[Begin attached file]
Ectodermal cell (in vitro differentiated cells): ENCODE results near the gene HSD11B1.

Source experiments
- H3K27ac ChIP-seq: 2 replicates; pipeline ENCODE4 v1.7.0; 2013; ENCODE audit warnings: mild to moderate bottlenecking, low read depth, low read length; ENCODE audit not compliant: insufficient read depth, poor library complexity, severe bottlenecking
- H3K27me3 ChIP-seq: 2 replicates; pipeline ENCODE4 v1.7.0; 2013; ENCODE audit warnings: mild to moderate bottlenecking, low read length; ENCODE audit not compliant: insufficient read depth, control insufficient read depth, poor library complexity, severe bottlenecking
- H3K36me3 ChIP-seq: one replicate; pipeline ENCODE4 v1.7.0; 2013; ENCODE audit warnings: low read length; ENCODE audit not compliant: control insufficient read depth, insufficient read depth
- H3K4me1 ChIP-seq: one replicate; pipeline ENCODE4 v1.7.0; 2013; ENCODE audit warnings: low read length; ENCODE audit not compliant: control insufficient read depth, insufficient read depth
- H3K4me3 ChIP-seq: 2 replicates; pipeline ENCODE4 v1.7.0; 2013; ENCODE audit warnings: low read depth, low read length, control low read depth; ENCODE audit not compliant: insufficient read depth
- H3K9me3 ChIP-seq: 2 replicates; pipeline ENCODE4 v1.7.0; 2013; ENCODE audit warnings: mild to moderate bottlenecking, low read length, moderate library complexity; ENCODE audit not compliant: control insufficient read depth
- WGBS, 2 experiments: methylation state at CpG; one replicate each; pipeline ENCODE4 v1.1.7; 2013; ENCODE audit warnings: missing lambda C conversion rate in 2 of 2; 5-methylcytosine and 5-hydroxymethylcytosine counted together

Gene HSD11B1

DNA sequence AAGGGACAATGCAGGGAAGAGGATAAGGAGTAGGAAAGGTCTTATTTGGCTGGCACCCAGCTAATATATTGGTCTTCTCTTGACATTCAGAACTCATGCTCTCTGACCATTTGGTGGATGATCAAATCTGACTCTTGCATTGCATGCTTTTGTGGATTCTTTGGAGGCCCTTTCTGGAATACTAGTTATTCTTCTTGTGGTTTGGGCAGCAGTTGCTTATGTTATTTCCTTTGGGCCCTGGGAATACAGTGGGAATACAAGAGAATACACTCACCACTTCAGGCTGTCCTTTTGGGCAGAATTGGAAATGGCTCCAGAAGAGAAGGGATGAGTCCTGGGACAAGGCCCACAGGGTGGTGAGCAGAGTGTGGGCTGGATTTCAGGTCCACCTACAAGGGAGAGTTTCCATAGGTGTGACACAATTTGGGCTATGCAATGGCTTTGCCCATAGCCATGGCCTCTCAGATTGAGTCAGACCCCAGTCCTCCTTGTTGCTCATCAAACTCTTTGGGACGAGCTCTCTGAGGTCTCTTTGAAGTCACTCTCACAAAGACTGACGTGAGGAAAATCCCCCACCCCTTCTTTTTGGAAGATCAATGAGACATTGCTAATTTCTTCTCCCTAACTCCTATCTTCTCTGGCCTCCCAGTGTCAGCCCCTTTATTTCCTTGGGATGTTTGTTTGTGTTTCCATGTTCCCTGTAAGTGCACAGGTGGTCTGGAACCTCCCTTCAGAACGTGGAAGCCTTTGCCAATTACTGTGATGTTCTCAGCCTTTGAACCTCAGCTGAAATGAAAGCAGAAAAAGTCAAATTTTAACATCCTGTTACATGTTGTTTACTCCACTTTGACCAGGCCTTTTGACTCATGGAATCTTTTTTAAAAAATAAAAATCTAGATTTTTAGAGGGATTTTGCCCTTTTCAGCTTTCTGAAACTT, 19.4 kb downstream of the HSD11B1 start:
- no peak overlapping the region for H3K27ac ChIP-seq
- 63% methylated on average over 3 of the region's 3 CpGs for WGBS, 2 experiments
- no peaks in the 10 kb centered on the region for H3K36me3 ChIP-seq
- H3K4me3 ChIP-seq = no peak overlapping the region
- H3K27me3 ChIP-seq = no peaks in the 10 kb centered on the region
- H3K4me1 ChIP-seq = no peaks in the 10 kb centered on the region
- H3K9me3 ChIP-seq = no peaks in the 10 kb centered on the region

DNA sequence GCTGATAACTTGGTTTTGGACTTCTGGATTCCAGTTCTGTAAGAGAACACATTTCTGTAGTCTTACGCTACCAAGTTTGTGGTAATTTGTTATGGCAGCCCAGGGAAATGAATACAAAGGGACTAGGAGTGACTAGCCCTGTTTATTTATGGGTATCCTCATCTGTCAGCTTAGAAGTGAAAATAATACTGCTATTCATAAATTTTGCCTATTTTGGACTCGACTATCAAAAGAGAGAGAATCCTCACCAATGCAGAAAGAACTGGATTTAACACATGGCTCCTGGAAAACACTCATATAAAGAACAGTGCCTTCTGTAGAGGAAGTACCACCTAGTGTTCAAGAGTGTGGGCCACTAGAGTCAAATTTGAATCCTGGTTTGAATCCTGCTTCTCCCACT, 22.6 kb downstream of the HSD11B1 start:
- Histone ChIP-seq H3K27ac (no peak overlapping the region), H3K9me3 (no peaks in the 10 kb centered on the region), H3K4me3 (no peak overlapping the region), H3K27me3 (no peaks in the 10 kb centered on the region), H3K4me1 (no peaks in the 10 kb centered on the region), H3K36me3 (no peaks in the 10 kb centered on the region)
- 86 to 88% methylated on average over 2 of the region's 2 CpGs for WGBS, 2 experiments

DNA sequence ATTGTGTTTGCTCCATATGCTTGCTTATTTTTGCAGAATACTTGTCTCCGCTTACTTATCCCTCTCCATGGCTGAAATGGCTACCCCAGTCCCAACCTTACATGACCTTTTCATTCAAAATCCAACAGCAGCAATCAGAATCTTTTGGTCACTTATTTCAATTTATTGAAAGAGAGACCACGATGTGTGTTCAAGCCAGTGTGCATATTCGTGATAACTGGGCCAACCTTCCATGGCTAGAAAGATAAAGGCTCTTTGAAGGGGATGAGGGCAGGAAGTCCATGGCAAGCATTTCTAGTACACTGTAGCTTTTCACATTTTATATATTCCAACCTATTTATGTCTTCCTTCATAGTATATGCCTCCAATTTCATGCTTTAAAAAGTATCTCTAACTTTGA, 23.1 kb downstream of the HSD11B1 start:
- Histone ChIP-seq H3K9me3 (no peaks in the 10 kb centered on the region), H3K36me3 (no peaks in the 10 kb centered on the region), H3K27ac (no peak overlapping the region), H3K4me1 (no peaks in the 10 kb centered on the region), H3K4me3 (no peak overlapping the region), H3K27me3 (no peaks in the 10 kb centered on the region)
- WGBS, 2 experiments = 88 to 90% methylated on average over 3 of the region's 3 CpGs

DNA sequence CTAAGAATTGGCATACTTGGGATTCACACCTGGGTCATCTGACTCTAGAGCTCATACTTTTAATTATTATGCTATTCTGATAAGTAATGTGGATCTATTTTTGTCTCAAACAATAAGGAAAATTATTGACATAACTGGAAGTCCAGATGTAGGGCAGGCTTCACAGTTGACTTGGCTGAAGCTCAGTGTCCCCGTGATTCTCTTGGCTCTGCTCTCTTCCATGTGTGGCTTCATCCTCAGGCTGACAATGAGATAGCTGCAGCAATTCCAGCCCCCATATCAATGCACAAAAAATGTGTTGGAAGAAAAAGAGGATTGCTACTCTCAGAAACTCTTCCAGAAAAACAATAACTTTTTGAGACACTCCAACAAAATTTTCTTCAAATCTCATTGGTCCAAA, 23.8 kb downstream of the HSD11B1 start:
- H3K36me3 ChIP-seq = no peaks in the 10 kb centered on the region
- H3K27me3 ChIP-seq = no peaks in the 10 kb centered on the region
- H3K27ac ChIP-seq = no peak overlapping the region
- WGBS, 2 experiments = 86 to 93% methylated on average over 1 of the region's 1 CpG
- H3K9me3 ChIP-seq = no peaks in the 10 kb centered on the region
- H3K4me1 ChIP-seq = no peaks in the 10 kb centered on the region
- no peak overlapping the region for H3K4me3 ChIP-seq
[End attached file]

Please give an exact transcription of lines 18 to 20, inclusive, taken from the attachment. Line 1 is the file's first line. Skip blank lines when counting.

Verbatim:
- H3K9me3 ChIP-seq = no peaks in the 10 kb centered on the region

DNA sequence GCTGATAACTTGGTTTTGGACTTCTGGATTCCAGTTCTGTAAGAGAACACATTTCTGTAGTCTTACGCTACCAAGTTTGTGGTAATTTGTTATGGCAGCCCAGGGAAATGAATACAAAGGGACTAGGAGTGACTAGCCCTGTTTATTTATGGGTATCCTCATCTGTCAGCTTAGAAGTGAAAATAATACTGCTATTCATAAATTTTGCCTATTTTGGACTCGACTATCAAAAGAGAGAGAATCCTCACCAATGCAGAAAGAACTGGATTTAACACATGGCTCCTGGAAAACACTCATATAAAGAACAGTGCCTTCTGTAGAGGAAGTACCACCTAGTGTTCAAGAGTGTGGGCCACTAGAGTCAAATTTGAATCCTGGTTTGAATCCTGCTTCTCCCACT, 22.6 kb downstream of the HSD11B1 start:
- Histone ChIP-seq H3K27ac (no peak overlapping the region), H3K9me3 (no peaks in the 10 kb centered on the region), H3K4me3 (no peak overlapping the region), H3K27me3 (no peaks in the 10 kb centered on the region), H3K4me1 (no peaks in the 10 kb centered on the region), H3K36me3 (no peaks in the 10 kb centered on the region)